•         Data scientist – 36% growth – Cloud scientists play an increasingly vital role in a world that relies on the large-scale storage of limitless information across locations.
  •         Information Security Analyst – 35% growth – our information is precious, yet we are continually exposing ourselves to risk. As our dependence on data rises, there will be increasing demands for information security analysts to protect organizations and their customers.
  •         Web developers– 30% growth – in a world where most people look to the web before making any kind of decision, web developers are in more demand than ever.
  •         Software developer – 26%– for nearly three decades, Java has remained one of the most utilized programming languages. As one of the most efficient and intuitive programming languages, it is not surprising that most software developers use Java. And with a rise in need for software, the need for skilled Java developers can be expected to continue on its rapid trajectory.
  •         Data engineer – alongside the development and delivery of tech services and associated rise in the use of apps, automation and intelligent interventions, we can also expect to see a rise in demand for data engineers to organize rapidly growing volumes of data and ensure that data scientists have the information they need.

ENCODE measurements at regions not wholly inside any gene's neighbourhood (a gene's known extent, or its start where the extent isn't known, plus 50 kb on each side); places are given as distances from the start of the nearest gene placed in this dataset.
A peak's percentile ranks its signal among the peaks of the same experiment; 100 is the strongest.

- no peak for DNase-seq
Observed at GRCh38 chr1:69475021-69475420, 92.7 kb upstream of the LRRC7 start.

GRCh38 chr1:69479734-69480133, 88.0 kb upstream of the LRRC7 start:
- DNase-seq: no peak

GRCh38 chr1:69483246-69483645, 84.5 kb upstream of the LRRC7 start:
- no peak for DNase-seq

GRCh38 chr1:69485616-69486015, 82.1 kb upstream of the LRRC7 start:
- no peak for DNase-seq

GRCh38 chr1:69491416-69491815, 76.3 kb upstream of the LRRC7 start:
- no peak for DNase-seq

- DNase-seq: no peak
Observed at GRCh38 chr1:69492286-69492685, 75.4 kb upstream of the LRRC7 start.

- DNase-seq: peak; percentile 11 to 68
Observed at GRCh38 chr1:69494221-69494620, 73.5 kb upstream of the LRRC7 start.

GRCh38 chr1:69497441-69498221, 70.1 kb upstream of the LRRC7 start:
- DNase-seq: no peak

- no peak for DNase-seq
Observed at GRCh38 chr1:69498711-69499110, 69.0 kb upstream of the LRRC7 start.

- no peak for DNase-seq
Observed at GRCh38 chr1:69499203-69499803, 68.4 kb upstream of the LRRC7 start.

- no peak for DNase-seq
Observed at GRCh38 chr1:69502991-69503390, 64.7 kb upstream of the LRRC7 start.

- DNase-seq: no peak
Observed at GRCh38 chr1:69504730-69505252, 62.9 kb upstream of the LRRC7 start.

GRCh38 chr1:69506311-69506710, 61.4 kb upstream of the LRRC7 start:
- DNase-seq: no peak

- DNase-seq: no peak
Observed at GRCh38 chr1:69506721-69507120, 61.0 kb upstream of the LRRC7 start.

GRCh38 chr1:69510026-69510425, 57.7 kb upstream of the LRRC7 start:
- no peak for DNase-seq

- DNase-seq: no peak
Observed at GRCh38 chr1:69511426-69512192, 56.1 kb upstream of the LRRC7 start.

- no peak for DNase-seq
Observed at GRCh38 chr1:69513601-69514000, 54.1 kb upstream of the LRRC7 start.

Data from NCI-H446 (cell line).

An inclusive industry

Whilst many industries are stringent about the levels of qualifications required in order to rise through the ranks, the tech industry is relatively unique in that it is possible to acquire skills on the job. According to the BLS, some of the highest paid jobs only require a bachelor’s degree, while others accept experienced applicants who don’t possess a college degree. A rise in post-secondary education programs allows the traditionally innovative tech industry to harness the talents of people for whom college didn’t work out, by allowing them to gain an education designed to allow them to excel in tech. Couple this with the fact that the median range for tech jobs was reported to be more than twice the national median wage, and the gap in the tech jobs market is a wise one to plan to fill. 

It is doubtless that we are in the midst of unprecedented change. However, if industry projections are correct, the 37% who said they were worried that automatons might make their job need not worry. It is likely that the era of AI, automation, thinking computers and robots will result not in job loss, but job displacement. To put it simply, while some roles may become obsolete through automation, others will be created. The success of this redeployment is dependent on those whose jobs have been “lost” having access to the new opportunities that have arisen and being given the opportunity to retrain accordingly. As such, it would pay for those who are worried about their job security in a few years’ time to start looking for future-proof alternatives now.